The narrative of the 2012 primary elections in Kansas was that Gov. Sam Brownback had a purge in mind, and the Kansas Chamber of Commerce gladly provided the resources to knock out then-Senate President Steve Morris and other moderates in the Kansas Senate. Had the Legislature gladly toed the governor’s line on budgets and spending in 2013, the narrative would have been supported. But something odd happened on the way to full control: The Kansas Chamber decided to pull some strings itself.
While the governor wanted to extend a sales tax scheduled to sunset this July, many legislators instead wanted to end the sales-tax increase and cut spending even deeper than the governor’s preferences. Clearly, the governor was not in the driver’s seat; the Kansas Chamber was.
Most of the targeted candidates in 2012 found themselves off an important list: the chamber’s nebulous “pro-jobs” legislators list. Think of the list as a reverse target list: If you’re on the list, you don’t have to worry about a primary challenge. Find yourself off the list, and someone is going to come at you from the right.
So when the Kansas Chamber recently released its 2013 “pro-jobs” legislators list, it bore a strong resemblance to the 2012 primary endorsements list. The bloc of votes in both chambers that has been most consistent is the group loyal to the Kansas Chamber more so than even to Cedar Crest.
What does the list of fa-vored legislators by the chamber tell us? First, while the governor might want a glide path to zero taxes, the chamber is willing to let the path nosedive instead of glide. Caught between a bloc of cut-first, ask-questions-later representatives and a state that values spending in the right places (K-12, higher education, roads), Brownback finds himself in a very uncomfortable spot.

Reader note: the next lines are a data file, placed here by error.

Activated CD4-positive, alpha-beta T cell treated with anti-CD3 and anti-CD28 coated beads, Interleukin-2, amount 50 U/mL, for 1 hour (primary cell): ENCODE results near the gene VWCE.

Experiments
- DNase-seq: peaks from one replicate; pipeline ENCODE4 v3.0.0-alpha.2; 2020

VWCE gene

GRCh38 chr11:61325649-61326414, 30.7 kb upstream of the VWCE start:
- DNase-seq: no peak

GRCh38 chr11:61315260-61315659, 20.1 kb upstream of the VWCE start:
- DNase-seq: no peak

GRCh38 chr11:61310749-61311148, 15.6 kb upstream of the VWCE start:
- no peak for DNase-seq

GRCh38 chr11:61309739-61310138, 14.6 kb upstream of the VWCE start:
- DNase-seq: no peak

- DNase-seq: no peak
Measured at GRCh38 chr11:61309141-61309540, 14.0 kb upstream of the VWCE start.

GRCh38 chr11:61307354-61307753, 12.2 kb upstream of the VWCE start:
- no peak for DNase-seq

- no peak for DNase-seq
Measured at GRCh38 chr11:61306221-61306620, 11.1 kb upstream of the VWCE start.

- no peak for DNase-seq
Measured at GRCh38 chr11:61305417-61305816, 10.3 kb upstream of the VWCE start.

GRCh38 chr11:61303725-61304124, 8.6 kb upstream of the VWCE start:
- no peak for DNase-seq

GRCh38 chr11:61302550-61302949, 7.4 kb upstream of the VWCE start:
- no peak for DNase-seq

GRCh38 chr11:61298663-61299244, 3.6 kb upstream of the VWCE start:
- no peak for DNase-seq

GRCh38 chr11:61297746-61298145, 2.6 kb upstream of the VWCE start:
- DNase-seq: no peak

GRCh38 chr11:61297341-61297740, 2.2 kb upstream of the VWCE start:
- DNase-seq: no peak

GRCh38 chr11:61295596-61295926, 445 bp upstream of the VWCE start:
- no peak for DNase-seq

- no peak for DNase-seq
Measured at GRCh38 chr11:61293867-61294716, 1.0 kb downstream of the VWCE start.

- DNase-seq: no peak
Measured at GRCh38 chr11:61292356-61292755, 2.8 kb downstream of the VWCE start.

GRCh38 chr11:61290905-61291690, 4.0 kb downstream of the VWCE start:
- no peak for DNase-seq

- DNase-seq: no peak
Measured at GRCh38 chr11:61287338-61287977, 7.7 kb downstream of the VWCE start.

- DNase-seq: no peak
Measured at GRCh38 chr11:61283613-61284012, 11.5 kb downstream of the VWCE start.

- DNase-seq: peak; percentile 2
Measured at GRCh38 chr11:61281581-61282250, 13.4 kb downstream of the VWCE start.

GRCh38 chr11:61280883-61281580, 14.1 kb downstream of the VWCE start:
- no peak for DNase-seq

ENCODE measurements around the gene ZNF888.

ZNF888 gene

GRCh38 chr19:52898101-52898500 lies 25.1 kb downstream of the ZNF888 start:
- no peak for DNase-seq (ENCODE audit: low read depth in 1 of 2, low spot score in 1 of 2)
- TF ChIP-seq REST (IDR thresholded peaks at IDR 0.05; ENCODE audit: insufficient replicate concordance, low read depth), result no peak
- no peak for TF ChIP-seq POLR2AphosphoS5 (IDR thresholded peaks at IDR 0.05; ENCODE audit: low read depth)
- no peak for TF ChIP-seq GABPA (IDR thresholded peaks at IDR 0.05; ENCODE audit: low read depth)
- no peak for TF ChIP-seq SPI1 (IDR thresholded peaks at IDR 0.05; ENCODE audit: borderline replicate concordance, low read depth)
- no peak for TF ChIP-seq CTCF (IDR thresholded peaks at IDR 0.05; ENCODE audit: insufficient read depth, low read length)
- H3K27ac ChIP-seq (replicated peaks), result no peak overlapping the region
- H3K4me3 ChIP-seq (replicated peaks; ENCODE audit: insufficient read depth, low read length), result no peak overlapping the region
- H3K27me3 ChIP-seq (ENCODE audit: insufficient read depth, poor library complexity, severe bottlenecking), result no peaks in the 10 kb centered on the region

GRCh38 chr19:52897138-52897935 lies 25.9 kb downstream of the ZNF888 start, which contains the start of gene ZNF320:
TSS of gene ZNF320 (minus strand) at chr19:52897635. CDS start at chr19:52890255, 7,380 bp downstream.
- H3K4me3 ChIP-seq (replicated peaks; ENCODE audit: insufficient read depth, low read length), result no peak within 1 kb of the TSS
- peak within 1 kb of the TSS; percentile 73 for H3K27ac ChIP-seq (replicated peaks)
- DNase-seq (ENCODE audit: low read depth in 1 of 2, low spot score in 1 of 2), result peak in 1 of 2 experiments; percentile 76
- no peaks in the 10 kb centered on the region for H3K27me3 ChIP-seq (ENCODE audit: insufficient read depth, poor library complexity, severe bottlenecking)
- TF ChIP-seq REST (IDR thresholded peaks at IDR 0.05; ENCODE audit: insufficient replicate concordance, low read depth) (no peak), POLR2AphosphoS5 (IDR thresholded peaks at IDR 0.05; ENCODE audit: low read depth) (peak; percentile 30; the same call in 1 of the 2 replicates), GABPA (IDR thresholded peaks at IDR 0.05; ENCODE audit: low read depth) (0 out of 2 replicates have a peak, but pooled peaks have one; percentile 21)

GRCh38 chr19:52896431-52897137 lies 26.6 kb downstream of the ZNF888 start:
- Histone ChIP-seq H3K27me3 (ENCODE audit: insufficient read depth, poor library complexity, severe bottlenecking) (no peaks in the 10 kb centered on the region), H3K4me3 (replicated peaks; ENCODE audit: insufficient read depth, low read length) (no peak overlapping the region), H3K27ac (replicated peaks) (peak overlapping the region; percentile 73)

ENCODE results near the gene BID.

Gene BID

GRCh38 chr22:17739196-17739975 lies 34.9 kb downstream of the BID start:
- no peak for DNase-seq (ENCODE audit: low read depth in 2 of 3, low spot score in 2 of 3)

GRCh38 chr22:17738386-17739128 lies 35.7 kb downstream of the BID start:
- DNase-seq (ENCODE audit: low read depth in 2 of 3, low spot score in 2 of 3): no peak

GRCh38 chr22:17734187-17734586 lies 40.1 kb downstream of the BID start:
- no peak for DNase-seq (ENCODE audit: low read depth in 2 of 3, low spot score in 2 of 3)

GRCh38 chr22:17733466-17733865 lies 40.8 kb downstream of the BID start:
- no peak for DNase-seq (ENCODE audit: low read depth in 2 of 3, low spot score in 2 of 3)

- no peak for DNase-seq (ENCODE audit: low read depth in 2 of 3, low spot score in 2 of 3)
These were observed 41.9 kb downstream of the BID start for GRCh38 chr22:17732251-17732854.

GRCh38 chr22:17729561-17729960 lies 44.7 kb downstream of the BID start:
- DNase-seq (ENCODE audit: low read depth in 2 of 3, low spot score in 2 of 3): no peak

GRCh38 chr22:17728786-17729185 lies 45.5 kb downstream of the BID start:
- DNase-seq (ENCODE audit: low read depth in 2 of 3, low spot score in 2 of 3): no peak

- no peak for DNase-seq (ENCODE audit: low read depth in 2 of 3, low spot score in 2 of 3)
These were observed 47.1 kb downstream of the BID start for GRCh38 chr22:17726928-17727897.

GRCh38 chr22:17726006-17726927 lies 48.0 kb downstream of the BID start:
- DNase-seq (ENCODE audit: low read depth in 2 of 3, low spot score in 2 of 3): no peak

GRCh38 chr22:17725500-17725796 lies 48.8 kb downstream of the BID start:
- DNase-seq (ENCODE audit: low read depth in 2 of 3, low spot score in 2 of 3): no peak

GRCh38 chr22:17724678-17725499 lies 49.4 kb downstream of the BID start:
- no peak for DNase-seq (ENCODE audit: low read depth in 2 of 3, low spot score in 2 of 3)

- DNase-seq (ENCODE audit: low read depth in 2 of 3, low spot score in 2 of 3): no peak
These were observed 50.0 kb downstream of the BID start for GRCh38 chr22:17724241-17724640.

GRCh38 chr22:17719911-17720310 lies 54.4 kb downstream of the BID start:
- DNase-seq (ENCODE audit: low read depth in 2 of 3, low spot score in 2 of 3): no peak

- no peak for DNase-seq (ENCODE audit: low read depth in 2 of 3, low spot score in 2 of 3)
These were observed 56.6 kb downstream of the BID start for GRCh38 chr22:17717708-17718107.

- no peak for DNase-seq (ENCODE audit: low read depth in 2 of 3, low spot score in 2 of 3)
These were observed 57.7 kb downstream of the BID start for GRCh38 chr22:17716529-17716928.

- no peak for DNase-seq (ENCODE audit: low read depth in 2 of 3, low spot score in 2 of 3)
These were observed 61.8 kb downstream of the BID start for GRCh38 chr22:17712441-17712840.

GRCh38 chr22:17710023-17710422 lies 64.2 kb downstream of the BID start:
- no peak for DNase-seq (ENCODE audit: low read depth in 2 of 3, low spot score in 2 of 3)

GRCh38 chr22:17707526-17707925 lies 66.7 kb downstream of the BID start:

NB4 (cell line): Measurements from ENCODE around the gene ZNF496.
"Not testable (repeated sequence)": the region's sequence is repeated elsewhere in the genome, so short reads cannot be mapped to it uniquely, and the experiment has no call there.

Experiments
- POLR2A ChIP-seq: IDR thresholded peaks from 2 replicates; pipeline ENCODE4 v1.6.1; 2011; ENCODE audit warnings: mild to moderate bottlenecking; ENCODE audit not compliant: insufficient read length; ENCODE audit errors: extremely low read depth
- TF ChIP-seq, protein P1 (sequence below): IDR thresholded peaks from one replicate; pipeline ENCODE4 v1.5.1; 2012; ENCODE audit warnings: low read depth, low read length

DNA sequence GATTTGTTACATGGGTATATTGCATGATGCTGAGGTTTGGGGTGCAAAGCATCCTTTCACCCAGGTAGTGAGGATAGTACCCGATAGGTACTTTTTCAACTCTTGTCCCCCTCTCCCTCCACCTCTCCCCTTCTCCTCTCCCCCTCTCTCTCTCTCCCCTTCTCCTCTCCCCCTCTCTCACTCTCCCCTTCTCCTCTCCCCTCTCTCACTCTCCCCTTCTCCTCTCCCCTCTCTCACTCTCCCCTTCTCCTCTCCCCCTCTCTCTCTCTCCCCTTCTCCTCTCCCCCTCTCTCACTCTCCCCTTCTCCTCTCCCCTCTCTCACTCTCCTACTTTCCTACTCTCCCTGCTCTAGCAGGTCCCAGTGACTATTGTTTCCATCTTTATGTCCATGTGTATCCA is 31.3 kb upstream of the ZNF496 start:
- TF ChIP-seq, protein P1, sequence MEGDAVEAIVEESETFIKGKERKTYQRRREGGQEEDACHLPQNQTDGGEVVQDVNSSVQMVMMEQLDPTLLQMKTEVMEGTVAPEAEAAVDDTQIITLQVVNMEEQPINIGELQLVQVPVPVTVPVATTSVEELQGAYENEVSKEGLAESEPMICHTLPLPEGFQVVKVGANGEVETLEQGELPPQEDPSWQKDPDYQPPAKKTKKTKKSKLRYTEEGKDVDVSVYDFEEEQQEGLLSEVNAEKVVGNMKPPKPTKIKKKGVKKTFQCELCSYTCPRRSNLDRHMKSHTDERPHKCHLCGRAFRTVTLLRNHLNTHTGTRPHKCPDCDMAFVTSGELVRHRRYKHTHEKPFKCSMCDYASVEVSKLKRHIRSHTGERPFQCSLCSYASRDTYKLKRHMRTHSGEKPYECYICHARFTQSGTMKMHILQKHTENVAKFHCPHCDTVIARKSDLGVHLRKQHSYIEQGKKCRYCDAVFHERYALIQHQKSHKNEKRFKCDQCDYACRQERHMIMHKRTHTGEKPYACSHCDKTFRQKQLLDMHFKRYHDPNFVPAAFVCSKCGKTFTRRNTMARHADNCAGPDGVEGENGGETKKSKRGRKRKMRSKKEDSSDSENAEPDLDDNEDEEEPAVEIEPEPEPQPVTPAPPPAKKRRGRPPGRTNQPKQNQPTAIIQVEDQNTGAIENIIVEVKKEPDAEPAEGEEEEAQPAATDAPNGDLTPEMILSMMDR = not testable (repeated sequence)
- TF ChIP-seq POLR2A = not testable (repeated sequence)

At least we can assume this is about taxes. Unlike most interest groups that make public endorsements and funnel money to campaigns, the Kansas Chamber does not release its list of key votes by legislators or the percentage of the time each legislator voted with the chamber. While the Kansas Chamber’s website says that a legislator must vote at least 80 percent of the time consistent with the chamber’s vague legislative agenda, we do not know which votes are key or what percentage of the time each supposedly pro-jobs legislator sided with the chamber.
When I asked spokeswoman Emily Mitchell for the list of votes and percentages, she refused even to tell me if legislators had to vote one way or another on the sales-tax bill to be considered “pro-jobs.” Instead, she offered: “If legislators that are not on our ‘pro-jobs’ list review their voting record, they will most likely be able to identify important votes to the business community that they did not make.”
Secrecy appears to be an ever-advancing trend in state government, both by elected officials and those helping certain ones get elected. One thing is for sure, though: We will know by the 2014 primary election filing deadline whom the chamber supports, but not necessarily why.